Councillor welcomes "common sense" listing decision

Published: Wednesday 11th November 15

The regeneration of the Alton area in Roehampton has moved a step closer after the Secretary of State for Culture, Media and Sport confirmed that Allbrook House and Roehampton Library will not be listed as buildings of ‘special architectural or historic interest’.

The minister’s final verdict follows a report by Historic England (formally English Heritage) which concludes that the two buildings are not of sufficient quality or interest to qualify for protected status.

The listing application has been rejected.

Allbrook House and the library are located at the gateway to the Alton Estate, a site which has been earmarked for new homes and modern community facilities including a new library and village green. If they had been listed this key part of the Alton Area Masterplan would have to have been rethought.

The minister’s decision means the council can now proceed with its plans to revive the neighbourhood which have been developed in close consultation with local people and stakeholders over the last two years. The proposals have the unanimous backing of all Wandsworth councillors.

Council leader Ravi Govindia said:

“We are pleased that both the Secretary of State and Historic England share our view and have rejected the listing application. We can now put this expensive waste of time behind us and get on with developing the plans to improve this area and providing the new homes and modern community facilities local people want.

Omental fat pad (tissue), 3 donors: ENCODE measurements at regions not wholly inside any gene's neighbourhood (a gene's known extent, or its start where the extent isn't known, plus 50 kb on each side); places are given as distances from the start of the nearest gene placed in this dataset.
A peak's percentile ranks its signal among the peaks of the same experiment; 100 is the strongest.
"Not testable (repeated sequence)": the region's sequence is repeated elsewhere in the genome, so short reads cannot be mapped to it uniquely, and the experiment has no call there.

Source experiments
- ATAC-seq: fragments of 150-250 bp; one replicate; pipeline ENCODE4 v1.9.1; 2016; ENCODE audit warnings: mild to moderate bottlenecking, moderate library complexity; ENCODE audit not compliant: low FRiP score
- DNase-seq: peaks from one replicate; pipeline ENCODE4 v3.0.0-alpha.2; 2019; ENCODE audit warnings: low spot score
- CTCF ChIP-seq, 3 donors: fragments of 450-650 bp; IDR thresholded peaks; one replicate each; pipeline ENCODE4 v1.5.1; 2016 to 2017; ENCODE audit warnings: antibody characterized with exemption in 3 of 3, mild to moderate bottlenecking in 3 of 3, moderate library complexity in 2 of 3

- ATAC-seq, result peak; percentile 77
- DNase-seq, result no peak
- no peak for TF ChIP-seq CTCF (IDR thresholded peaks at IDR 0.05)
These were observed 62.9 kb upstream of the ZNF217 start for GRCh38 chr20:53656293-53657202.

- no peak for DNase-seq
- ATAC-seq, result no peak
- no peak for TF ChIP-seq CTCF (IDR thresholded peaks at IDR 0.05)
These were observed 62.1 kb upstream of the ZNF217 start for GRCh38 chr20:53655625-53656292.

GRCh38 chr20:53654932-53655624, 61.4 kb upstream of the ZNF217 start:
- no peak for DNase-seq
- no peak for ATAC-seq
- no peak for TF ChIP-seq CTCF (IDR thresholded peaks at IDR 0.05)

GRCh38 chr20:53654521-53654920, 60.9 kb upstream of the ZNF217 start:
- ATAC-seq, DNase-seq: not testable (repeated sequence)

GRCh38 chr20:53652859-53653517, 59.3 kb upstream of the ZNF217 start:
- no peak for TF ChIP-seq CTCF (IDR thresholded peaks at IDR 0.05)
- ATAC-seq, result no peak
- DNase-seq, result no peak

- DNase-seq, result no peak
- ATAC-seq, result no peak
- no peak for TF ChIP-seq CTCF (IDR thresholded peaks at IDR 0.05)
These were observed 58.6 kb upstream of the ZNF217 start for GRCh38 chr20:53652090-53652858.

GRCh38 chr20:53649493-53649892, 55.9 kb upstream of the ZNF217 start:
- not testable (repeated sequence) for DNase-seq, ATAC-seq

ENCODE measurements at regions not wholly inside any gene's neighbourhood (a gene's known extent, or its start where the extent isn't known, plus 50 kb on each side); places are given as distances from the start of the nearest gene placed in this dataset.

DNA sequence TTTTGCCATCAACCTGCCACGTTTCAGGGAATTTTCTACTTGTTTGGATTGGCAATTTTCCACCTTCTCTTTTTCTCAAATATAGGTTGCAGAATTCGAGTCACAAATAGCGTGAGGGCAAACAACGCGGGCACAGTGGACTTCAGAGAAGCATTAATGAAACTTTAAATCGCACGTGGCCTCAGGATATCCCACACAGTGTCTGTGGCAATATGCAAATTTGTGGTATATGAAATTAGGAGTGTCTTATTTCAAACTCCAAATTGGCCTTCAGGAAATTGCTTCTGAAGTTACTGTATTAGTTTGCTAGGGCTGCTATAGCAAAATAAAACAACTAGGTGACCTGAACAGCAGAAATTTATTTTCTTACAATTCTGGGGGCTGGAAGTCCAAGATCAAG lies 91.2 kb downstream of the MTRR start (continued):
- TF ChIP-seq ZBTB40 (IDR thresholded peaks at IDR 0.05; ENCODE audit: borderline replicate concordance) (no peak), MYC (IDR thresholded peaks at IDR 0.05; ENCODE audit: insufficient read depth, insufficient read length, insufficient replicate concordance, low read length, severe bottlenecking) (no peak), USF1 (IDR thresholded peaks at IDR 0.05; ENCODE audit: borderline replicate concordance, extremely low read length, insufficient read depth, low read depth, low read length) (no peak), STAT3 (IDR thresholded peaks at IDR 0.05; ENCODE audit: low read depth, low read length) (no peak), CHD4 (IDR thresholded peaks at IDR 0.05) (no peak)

“The fact is that Neither Allbrook House nor the library match the quality of the other protected buildings on the estate. They were not executed as originally planned and create an awkward, unattractive and  poorly functioning entrance from Roehampton Lane. At ground floor level  they provide dark, isolated spaces which attract anti-social behaviour and cause local people real concern. Common sense has prevailed.”

Historic England’s report lists several “principle reasons” for recommending the listing application be rejected, including:

“ * Architectural interest: the relationship between the library and slab lacks cohesion, and the separated nature of their designs has created unpleasant spaces in the piloti undercroft;

* Fulfilment of function: the gateway piazza was never realised and the positioning of the slab limits, rather than opens-up, lines of sight toward the estate to the west;

* Alterations to the library: the design intention, internally, has been lost through alterations;

* Historic interest: the estate as a whole is of international significance for its design and planning, but Allbrook House and the library are not principal elements;

* Architects: the approach of the LCC and the designs of John Partridge are better represented in the buildings to the west;

* Group value: the building stands removed from the heart of the estate hence lacks a strong visual relationship with its listed buildings.”

The council’s plans for the Alton area include replacing  many outdated homes with high quality properties  set around a much improved environment, a stronger local economy and with modern community facilities. All existing council tenants and homeowners living on the estate are being offered the chance to stay and share in the area’s revival.